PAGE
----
Provinces of the Philippines


Central Luzon

Batanes Seal

Provincial Capital

San Fernando

Local Language


Local Delicacy


Tarlac takes on the cultures of Pangasinenses from its north, Ilocanos of Nueva Ecija on its east, Tagalogs of Zambales from its west and finally, Kapampangans from the south.

There is much folklore on the origin of its name. The most recognized is its deriviation from the Aeta world “Malatarlak” which refers to the wild cogon grass that greeted the Aetas when they first stepped into the land which is now Tarlac. Aetas were the earliest occupants of Luzon and moved throughout as nomads in search for food.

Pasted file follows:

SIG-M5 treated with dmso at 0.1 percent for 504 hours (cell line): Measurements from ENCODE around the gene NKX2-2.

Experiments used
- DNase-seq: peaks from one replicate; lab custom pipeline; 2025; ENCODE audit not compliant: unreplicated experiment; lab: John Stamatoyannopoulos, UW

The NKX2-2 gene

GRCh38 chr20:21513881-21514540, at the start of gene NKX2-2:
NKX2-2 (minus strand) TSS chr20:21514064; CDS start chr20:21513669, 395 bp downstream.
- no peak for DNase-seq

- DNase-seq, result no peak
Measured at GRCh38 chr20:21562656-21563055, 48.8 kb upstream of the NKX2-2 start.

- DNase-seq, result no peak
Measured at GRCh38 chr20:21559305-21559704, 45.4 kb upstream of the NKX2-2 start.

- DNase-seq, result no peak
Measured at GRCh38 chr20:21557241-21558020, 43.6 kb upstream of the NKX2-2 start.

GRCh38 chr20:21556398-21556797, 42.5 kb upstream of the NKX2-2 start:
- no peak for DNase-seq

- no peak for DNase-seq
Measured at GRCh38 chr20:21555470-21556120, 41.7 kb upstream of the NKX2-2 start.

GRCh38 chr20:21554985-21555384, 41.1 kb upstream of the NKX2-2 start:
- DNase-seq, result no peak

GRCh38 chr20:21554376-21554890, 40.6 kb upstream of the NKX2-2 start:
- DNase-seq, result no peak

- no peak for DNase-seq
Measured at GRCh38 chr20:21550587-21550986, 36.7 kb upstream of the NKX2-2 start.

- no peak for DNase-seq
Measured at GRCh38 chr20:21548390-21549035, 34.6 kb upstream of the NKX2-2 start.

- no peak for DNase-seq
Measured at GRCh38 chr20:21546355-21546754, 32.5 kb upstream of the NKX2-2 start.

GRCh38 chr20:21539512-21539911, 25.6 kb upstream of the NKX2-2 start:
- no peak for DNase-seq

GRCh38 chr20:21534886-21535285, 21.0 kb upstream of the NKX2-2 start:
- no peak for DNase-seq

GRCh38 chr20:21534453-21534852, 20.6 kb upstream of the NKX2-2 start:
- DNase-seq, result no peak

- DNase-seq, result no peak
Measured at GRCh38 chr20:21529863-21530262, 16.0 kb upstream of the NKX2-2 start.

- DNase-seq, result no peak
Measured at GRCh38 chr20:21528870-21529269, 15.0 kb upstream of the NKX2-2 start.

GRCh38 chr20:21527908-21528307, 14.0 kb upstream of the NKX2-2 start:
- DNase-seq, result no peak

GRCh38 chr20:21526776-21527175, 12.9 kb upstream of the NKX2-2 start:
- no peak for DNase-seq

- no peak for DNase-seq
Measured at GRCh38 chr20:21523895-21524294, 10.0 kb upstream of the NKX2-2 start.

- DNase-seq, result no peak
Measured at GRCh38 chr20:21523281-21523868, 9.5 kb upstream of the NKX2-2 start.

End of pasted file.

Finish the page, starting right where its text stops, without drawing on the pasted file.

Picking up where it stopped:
The land of Tarlac was formed when volcanic eruptions created the Zambales Range. This range was once an island separated from the rest of what is now Luzon by a strait from the Lingayen Gulf to the Manila Bay. From the continual activity of the volcanoes, its sand rested on the Zambales Range over the strip of the sea. There emerged Tarlac Province, a wide, flat, reclaimed land area, part of the great central plains of Luzon. Some great valleys of land became water where passenger canoes floated during the flood seasons from Manila Bay to Lingayen Gulf.

Batanes Province